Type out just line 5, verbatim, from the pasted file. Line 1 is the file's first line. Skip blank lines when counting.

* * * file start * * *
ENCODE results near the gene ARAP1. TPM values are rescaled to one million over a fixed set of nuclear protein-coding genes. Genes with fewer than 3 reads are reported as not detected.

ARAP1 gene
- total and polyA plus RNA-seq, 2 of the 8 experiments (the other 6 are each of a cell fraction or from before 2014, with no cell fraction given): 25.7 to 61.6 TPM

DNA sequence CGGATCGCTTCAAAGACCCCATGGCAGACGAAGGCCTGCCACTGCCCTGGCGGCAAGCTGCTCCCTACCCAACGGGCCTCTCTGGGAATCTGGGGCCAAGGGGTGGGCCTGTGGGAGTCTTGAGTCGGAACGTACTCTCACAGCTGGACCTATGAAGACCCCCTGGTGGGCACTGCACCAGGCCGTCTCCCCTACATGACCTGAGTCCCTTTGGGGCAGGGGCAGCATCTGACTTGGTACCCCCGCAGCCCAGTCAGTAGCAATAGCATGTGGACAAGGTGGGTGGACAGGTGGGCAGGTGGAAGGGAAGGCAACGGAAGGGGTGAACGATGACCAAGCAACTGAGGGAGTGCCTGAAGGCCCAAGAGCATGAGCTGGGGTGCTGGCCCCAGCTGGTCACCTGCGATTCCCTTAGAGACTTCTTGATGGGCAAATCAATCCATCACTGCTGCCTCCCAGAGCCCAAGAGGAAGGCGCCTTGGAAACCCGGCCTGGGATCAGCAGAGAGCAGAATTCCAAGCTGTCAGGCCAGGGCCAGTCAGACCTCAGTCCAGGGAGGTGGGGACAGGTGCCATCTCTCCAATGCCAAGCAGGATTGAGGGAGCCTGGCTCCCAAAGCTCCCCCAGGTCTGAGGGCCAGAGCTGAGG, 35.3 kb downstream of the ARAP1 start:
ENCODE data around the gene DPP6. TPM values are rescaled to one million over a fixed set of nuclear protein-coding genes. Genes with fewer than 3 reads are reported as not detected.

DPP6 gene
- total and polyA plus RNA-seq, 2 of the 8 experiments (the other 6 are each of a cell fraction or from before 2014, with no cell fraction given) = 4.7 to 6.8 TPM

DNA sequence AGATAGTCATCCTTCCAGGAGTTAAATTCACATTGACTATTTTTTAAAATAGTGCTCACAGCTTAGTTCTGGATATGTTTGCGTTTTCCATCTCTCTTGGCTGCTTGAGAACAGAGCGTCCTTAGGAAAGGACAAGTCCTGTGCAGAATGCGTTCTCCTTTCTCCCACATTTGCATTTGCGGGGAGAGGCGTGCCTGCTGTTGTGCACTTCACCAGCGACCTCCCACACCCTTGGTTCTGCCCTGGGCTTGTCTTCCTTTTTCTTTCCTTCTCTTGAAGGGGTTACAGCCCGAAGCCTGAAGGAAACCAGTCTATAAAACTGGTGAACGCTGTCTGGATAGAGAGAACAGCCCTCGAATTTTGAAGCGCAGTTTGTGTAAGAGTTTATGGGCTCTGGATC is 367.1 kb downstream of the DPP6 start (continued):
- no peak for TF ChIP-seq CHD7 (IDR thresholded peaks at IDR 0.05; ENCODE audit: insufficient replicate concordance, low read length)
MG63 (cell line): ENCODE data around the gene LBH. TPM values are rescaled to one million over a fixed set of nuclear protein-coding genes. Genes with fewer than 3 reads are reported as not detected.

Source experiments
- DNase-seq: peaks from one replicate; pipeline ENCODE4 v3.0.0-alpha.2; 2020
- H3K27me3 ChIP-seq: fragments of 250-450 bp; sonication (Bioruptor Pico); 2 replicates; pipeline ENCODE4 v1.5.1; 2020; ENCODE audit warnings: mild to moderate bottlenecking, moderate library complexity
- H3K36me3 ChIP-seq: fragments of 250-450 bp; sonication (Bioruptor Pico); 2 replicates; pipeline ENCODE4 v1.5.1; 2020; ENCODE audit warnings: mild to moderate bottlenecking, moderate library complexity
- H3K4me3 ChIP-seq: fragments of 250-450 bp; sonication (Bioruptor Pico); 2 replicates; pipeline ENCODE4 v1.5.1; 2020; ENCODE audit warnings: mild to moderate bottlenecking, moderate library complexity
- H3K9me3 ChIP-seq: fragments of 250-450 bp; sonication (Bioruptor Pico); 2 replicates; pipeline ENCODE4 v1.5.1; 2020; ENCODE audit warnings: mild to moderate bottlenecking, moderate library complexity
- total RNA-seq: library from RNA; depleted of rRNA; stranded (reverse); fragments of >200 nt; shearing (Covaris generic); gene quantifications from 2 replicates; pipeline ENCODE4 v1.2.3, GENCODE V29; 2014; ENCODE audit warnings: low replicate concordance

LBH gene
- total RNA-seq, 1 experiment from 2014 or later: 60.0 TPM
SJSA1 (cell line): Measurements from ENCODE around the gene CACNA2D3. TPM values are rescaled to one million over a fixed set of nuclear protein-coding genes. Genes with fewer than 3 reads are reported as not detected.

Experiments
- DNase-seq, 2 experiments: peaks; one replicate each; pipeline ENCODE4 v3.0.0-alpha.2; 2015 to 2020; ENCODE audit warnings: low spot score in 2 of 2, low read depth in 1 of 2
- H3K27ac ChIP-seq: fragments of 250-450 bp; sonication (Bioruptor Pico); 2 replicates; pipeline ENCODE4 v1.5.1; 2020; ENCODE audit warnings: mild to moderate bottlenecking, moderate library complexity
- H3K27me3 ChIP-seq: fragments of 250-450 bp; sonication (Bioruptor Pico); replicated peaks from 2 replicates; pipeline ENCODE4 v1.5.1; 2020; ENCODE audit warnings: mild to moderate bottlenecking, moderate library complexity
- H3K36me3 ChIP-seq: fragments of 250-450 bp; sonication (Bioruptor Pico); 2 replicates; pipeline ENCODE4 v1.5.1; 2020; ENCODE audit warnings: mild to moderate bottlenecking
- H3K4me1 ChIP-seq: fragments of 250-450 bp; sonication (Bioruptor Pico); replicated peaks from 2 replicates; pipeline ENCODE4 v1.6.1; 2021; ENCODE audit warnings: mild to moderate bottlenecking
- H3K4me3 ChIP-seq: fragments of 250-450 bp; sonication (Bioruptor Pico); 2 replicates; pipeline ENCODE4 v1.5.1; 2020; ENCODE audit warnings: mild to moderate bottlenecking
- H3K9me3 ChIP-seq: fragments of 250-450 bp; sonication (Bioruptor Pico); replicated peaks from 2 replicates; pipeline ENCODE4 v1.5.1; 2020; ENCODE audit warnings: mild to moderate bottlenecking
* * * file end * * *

ENCODE data around the gene DPP6. TPM values are rescaled to one million over a fixed set of nuclear protein-coding genes. Genes with fewer than 3 reads are reported as not detected.